#NewThisDay Writing From My Photo Stream
I didn't take the dogs for their walk until after lunch today, and I walked fast to outpace the mosquitos, and so, no photos from the woods today. But then, my favorite part of the day was my swim in Farm Pond from my friend's dock in the early afternoon. I swam out beyond the island, and the sound of the swimmers from the far off beach wafted over me as I found my rhythm and glide and the quiet peace that swimming brings, like no other activity, such silence, an absence of distraction. Breath, breath, breath. I felt, as I swam in this pond, the place where I learned to swim and have been a swimmer for almost six decades, I felt today, I don't swim as fast as I used to, and I never was a fast swimmer, but I could swim far, and I felt today the strength of my heart and lungs, that sense of the power in my body that immersion, that crawling at a steady stroke through a fine, fresh body of water outdoors under a big summer sky brings, surrounded by the green of the tall trees, in the vicinity of the island, in the deep water, alone, with cries of the kids coming across the pond from the docks, it was me, I was there, playing on an August afternoon, wishing school would not be starting soon, and loving the long, free afternoon of wet play and a desire to be in the pond, unlimited, swimming and playing my heart out in the water while it was warm and while there was time, and it was the place my whole body wanted to be for as long as possible.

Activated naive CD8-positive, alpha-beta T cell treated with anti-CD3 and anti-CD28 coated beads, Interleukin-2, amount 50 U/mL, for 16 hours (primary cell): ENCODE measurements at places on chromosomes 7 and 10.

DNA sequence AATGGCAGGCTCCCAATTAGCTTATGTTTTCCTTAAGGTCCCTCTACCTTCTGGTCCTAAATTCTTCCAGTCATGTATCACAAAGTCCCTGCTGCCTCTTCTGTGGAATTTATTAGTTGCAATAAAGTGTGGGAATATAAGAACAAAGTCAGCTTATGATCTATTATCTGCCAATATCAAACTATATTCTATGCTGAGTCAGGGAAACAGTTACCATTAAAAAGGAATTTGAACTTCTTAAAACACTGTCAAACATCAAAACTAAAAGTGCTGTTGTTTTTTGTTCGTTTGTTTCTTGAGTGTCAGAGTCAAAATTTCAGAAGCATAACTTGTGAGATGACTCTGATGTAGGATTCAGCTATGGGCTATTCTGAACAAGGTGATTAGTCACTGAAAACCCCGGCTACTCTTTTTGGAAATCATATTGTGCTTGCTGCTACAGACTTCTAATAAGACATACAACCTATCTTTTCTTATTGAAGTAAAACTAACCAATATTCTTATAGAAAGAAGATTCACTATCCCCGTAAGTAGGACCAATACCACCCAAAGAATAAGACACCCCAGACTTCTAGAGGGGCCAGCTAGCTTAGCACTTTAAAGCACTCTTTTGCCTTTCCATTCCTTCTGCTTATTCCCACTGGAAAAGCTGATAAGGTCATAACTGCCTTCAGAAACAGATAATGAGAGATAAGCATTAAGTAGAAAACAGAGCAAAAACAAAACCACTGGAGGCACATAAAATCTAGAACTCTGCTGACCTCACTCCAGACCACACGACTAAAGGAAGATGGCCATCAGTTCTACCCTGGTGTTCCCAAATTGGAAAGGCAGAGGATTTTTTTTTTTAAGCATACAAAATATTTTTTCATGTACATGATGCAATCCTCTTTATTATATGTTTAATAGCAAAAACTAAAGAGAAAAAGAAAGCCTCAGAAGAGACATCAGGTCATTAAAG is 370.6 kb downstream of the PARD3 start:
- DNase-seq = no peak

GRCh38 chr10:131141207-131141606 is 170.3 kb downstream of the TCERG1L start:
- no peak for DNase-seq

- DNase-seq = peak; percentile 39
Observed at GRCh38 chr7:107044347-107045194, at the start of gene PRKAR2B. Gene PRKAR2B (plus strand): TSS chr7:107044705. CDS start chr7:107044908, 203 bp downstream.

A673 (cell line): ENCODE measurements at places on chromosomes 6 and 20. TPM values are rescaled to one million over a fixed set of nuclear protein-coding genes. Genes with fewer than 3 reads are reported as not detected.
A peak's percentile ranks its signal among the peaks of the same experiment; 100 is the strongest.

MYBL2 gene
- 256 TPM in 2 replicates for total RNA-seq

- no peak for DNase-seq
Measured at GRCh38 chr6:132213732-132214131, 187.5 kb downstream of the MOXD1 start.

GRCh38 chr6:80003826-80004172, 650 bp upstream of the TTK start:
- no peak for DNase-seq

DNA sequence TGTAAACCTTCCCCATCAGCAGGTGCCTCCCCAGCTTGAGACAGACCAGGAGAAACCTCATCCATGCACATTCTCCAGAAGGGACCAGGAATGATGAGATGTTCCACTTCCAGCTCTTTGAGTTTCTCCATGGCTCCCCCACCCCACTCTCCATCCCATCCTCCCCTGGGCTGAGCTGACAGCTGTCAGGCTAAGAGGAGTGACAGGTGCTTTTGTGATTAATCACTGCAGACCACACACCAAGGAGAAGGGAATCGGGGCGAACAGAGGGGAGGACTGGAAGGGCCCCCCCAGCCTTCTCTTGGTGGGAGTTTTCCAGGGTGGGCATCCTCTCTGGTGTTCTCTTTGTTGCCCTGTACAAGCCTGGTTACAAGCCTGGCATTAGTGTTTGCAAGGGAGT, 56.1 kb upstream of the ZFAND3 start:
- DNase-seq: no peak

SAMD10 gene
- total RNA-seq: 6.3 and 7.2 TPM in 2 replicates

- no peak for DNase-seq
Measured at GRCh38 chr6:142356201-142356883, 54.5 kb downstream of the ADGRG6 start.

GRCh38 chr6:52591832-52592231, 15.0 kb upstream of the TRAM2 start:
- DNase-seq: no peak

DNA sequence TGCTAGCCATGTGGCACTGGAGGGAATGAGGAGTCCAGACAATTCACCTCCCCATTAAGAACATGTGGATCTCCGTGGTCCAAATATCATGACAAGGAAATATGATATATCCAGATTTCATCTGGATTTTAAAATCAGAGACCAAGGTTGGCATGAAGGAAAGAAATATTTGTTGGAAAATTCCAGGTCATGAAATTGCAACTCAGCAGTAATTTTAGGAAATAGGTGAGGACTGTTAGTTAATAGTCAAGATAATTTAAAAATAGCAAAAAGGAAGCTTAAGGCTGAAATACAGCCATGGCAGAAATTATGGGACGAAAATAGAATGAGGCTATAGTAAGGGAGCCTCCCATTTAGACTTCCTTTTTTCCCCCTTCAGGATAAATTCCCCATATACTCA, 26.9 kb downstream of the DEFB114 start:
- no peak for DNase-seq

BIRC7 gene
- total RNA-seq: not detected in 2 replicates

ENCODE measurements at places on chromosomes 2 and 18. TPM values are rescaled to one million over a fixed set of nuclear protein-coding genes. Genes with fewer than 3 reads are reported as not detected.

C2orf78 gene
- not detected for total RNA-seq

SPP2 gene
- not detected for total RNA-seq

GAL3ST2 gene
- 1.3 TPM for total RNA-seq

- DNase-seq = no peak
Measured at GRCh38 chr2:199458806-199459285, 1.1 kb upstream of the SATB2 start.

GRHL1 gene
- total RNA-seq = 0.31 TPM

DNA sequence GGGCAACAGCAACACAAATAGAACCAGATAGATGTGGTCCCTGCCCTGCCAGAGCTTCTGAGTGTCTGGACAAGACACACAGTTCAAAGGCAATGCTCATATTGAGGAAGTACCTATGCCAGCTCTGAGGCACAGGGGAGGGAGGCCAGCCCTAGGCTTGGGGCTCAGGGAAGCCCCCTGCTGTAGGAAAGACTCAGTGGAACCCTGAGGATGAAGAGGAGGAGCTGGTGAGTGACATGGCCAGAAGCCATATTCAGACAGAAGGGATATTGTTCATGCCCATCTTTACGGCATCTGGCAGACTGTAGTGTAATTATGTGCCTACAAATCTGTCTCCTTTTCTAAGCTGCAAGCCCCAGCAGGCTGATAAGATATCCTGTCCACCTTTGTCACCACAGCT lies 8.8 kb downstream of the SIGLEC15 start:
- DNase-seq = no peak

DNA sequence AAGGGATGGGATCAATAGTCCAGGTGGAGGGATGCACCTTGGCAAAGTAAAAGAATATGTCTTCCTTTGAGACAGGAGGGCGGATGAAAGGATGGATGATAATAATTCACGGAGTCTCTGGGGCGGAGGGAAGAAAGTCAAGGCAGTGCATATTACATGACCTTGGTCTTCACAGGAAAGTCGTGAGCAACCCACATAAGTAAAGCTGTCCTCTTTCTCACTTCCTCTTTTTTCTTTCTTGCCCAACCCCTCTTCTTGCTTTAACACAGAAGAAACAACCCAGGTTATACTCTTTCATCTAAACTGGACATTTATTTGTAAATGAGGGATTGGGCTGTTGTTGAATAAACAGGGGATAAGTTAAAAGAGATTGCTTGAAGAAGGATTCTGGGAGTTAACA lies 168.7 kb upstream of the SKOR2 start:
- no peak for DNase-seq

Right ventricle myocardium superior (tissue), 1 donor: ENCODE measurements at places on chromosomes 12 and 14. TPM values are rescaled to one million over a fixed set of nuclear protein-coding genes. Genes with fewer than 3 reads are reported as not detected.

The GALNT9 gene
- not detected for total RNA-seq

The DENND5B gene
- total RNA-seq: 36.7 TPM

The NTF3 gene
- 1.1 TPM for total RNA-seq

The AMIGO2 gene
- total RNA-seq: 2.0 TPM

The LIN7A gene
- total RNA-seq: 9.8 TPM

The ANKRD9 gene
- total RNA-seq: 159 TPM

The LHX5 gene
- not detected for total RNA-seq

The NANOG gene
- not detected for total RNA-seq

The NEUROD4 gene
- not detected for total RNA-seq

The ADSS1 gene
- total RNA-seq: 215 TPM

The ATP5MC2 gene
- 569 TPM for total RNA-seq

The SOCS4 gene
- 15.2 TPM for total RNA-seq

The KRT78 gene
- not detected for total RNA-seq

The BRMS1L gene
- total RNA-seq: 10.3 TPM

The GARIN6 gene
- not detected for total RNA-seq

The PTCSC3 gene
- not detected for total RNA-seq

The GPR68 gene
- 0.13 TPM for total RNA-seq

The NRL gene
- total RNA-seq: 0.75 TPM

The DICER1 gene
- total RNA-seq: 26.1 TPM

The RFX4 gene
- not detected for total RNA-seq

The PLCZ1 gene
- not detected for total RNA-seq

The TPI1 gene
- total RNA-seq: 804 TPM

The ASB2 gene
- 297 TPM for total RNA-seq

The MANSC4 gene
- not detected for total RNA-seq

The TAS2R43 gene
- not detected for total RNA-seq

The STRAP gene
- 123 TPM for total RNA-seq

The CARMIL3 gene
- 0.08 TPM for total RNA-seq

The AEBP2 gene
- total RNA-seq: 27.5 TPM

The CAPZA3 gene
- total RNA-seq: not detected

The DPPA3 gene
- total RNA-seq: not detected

About Farm Pond
Farm Pond is a “kettle” lake, meaning it was formed by the melting remnant of one of the glaciers that departed from New England more than 12,000 years ago. Because it was formed between the late oligotrophic and early mesotrophic periods, Farm Pond is a “young” pond. As shown by the map on the back cover of this booklet, the pond is about 58 feet at its deepest. The pond covers about 124 acres. (From the Farm Pond Handbook, produced by The Farm Pond Advisory Committee in 1997, under the leadership of Douglas Cassell. The handbook was revised and updated in the winter of 2001 by the Farm Pond Advisory Committee under the leadership of Dusty Burke, Jr. The current version was updated in June, 2011.)
All photos and text ©Kelly DuMar 2018 unless otherwise attributed